My History

I was born in 1964 in the UK to a working class family, the eldest of 3 boys. From early childhood I was always gender non-conforming, somewhat feminine in my expression and behaviours and physically small (the complete opposite of my brothers). Fortunately my parents were loving and after I didn’t grow out of my behaviours after a few years simply assumed I was homosexual, which as I approached puberty I and everyone else around me realised I was.

There was, though, something more going on. I recognised that the disconnect I felt to my natal sex and the anguish it caused me was an issue and learned very early that I was transsexual, but kept this secret to myself until my late teens. Back then there was no medical help in the UK for under 18’s and the first gender clinic for children did not open its doors there until I was in my 40’s.

Childhood was difficult, trying to fit in to an expected gender role which required me to try to adopt (unsuccessfully) behaviours which were quite unnatural to me, while coping with the problems Gender Dysphoria caused me. This recognition, though, made me quite resolute and capable as a child and young adult. I was determined not to fail or let this thing beat me, a trait I have witnessed often in other HSTS. We tend to be quite strong willed individuals. I was also, ultimately, very fortunate that puberty had next to no physical effect upon my body and I still looked like a pre-pubertal small boy at 20 years old.

More or less as soon as I was an adult, I left home and tried to exist in the world as a young gay male, afraid of what transitioning would do my life. This  was an abject failure. The cognitive dissonance caused by the gender dysphoria coupled with the recognition that I was no more like the gay men I met than I was the straight men around me, was causing my mental health to suffer. By the time I was 21 I had sought psychiatric help and had been officially diagnosed as suffering from Gender Identity Disorder. By the time I was 23 I had transitioned and was living as a woman in society. By 25 I had undergone Gender Reassignment Surgery.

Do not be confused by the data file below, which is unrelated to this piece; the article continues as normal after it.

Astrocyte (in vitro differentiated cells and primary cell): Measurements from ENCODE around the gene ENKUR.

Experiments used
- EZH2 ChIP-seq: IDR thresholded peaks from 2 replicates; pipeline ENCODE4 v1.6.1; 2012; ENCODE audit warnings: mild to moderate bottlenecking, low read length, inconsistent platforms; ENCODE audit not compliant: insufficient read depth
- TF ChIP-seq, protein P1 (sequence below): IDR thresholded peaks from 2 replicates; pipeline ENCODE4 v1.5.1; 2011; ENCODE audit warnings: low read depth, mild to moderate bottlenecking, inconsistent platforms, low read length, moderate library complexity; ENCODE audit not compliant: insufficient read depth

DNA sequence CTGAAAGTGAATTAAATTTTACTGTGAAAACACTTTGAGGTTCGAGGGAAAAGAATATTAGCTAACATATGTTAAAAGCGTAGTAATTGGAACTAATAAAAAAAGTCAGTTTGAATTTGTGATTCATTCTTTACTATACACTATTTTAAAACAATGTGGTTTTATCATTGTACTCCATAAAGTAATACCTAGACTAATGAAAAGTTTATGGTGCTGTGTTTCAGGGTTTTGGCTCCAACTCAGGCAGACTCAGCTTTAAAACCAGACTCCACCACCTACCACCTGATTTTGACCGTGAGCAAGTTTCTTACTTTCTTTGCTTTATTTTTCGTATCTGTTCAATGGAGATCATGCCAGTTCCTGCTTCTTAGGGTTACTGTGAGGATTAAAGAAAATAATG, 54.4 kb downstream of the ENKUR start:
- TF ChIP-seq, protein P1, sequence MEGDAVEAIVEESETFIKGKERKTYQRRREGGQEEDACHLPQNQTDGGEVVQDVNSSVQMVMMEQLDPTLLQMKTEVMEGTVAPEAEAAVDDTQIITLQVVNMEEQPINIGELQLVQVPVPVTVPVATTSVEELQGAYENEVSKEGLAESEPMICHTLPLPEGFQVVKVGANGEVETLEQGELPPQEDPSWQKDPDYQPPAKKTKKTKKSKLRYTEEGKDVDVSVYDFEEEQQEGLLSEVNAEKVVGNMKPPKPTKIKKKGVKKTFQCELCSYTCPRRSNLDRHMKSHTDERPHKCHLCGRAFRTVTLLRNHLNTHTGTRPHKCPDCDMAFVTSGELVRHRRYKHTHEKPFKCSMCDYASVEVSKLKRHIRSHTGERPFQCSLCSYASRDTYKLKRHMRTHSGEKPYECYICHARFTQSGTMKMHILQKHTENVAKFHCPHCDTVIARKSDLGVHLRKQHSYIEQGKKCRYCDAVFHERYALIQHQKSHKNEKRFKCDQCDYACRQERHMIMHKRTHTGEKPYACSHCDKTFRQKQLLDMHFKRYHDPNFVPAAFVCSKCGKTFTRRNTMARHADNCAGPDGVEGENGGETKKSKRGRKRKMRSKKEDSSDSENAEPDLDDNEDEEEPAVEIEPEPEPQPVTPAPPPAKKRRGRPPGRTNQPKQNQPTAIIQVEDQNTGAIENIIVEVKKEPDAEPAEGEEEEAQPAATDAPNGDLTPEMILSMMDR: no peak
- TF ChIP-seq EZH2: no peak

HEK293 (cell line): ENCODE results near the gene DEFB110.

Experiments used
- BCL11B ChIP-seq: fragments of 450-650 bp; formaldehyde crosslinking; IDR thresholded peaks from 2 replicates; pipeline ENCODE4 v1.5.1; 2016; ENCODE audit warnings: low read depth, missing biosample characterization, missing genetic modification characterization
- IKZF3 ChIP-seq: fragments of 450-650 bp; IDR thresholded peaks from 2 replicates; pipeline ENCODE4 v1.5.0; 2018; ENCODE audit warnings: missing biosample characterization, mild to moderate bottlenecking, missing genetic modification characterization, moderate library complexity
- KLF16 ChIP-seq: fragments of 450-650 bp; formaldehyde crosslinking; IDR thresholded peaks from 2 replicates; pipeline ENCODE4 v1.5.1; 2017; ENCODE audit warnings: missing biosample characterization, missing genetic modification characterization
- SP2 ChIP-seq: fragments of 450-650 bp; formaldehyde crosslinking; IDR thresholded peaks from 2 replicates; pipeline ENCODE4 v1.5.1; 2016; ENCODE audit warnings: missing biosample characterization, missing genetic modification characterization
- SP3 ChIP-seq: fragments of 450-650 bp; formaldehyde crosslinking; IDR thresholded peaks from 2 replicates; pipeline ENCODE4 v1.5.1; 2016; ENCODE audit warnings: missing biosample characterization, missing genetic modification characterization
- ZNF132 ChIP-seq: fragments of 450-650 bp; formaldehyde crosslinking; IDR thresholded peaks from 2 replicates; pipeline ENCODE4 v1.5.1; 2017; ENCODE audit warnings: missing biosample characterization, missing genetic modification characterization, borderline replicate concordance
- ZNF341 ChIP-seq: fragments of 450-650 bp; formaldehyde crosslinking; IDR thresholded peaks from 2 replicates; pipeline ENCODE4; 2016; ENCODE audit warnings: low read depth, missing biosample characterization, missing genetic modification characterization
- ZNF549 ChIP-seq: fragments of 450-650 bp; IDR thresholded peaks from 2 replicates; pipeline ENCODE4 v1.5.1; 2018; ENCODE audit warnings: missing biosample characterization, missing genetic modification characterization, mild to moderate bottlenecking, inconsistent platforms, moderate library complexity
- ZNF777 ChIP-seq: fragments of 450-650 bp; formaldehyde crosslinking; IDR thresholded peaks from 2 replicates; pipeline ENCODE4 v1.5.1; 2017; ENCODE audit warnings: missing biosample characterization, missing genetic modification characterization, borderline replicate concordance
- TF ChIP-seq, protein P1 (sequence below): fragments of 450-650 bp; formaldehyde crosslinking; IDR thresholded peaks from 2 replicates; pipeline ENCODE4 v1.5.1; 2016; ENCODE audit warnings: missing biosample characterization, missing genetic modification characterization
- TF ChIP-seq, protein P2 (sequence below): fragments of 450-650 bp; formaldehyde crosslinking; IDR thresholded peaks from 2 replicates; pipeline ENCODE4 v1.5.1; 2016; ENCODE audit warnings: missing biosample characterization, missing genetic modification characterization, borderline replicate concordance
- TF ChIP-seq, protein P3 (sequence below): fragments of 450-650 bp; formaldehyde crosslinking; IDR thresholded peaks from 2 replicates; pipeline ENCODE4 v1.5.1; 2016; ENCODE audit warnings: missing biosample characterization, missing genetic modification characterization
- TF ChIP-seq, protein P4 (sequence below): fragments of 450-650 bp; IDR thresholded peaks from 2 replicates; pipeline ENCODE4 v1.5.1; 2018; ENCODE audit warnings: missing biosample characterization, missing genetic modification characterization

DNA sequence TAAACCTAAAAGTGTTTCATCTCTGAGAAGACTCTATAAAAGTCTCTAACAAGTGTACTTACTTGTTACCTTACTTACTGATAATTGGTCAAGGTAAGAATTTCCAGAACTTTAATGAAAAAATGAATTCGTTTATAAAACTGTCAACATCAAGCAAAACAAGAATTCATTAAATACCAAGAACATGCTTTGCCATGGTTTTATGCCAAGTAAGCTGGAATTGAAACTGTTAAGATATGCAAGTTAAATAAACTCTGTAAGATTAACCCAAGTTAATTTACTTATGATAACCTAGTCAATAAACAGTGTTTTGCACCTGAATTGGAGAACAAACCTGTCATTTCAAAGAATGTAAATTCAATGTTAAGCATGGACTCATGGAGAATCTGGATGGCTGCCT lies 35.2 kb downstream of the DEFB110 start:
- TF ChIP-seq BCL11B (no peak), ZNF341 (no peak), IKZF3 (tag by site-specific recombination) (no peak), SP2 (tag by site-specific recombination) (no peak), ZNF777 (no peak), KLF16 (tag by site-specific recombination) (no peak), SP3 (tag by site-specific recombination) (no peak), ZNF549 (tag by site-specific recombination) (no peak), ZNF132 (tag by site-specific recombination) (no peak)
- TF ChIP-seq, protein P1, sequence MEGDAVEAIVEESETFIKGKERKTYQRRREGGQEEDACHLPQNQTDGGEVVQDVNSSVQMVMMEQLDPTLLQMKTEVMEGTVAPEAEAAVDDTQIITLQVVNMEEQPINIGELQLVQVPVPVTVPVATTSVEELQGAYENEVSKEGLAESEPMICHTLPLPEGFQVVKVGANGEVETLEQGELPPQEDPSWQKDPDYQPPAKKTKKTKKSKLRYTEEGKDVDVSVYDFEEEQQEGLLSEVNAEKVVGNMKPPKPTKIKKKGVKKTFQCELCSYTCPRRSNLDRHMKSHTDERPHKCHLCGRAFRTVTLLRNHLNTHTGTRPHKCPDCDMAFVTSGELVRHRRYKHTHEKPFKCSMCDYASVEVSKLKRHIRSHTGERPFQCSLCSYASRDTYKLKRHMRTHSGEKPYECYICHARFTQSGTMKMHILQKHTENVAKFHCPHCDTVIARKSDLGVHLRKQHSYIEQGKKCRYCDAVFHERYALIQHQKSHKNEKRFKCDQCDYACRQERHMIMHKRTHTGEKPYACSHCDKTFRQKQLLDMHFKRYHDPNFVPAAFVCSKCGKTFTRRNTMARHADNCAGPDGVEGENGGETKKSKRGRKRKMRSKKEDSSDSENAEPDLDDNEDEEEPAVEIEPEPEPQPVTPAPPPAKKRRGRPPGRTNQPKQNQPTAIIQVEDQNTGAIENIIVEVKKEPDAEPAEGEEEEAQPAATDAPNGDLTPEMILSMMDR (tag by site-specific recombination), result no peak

Concerns about transition

At the time of my announcing my transition to my parents, they expressed many of the fears I have hinted at above and more besides, about what my future (if any) might look like. I too had my own concerns but I knew that this was the only way I was ever going to be happy with my life. They worried about things such as who would employ me, who would love me as a transsexual and they were concerned if I would have to live a sad and lonely life?

Outcomes

I am pleased to report that I experienced no such problems. I passed as female from the moment I began my transition and unlike so few seem to do today, I told nobody of my transsexuality. There were no protections back then for transsexuals or even gay people and secrecy was our greatest ally.

Relationships

While the first couple of years were tricky on the dating front I was never short of male attention, even after disclosing my trans status. Nor was employment an issue I had previously been working as an insurance clerk before transition and I got a similar job in a neighbouring city but as young woman and began to study to become a lawyer at night school. Two years later after my GRS I moved back to my home city and continued with my life and studies while now working at a law firm as a paralegal.

I dated a couple of men after my GRS but it was clear the relationships were not going to last. At 26 I was also working a second part time job in a local bar to help pay the bills for my study and living expenses where I met a charming and funny man the same age as myself who played on the football (soccer) team. I very quickly developed a friendship and a crush on him, though it took him another 4 months for him to ask me on a date!